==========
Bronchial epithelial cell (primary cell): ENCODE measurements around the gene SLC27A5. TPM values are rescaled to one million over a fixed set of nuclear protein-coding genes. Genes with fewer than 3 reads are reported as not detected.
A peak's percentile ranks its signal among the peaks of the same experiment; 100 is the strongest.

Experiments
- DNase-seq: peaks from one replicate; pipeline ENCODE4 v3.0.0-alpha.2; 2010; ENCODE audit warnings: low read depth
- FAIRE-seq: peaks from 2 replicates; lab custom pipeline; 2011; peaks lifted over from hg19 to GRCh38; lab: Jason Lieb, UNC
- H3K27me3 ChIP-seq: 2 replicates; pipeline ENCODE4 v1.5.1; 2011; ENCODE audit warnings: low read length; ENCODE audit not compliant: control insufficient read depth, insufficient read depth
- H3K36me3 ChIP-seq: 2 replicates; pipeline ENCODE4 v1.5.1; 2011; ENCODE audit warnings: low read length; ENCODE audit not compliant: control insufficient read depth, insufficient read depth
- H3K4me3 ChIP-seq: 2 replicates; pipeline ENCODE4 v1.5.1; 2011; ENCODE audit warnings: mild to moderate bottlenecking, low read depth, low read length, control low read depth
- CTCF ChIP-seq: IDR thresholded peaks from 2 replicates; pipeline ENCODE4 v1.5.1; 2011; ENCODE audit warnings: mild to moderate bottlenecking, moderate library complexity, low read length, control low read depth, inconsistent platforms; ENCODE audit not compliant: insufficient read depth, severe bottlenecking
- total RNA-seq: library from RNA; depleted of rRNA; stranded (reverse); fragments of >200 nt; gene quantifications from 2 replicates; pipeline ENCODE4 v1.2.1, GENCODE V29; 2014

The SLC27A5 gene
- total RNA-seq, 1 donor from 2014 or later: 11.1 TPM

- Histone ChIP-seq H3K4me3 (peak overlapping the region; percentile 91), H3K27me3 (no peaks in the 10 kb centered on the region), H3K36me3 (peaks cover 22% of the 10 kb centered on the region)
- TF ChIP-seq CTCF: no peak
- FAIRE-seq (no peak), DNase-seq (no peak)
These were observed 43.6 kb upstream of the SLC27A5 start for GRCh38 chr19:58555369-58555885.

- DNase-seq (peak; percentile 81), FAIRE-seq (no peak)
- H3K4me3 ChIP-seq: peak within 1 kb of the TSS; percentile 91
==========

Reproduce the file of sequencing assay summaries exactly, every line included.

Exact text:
Bronchial epithelial cell (primary cell): ENCODE measurements around the gene SLC27A5. TPM values are rescaled to one million over a fixed set of nuclear protein-coding genes. Genes with fewer than 3 reads are reported as not detected.
A peak's percentile ranks its signal among the peaks of the same experiment; 100 is the strongest.

Experiments
- DNase-seq: peaks from one replicate; pipeline ENCODE4 v3.0.0-alpha.2; 2010; ENCODE audit warnings: low read depth
- FAIRE-seq: peaks from 2 replicates; lab custom pipeline; 2011; peaks lifted over from hg19 to GRCh38; lab: Jason Lieb, UNC
- H3K27me3 ChIP-seq: 2 replicates; pipeline ENCODE4 v1.5.1; 2011; ENCODE audit warnings: low read length; ENCODE audit not compliant: control insufficient read depth, insufficient read depth
- H3K36me3 ChIP-seq: 2 replicates; pipeline ENCODE4 v1.5.1; 2011; ENCODE audit warnings: low read length; ENCODE audit not compliant: control insufficient read depth, insufficient read depth
- H3K4me3 ChIP-seq: 2 replicates; pipeline ENCODE4 v1.5.1; 2011; ENCODE audit warnings: mild to moderate bottlenecking, low read depth, low read length, control low read depth
- CTCF ChIP-seq: IDR thresholded peaks from 2 replicates; pipeline ENCODE4 v1.5.1; 2011; ENCODE audit warnings: mild to moderate bottlenecking, moderate library complexity, low read length, control low read depth, inconsistent platforms; ENCODE audit not compliant: insufficient read depth, severe bottlenecking
- total RNA-seq: library from RNA; depleted of rRNA; stranded (reverse); fragments of >200 nt; gene quantifications from 2 replicates; pipeline ENCODE4 v1.2.1, GENCODE V29; 2014

The SLC27A5 gene
- total RNA-seq, 1 donor from 2014 or later: 11.1 TPM

- Histone ChIP-seq H3K4me3 (peak overlapping the region; percentile 91), H3K27me3 (no peaks in the 10 kb centered on the region), H3K36me3 (peaks cover 22% of the 10 kb centered on the region)
- TF ChIP-seq CTCF: no peak
- FAIRE-seq (no peak), DNase-seq (no peak)
These were observed 43.6 kb upstream of the SLC27A5 start for GRCh38 chr19:58555369-58555885.

- DNase-seq (peak; percentile 81), FAIRE-seq (no peak)
- H3K4me3 ChIP-seq: peak within 1 kb of the TSS; percentile 91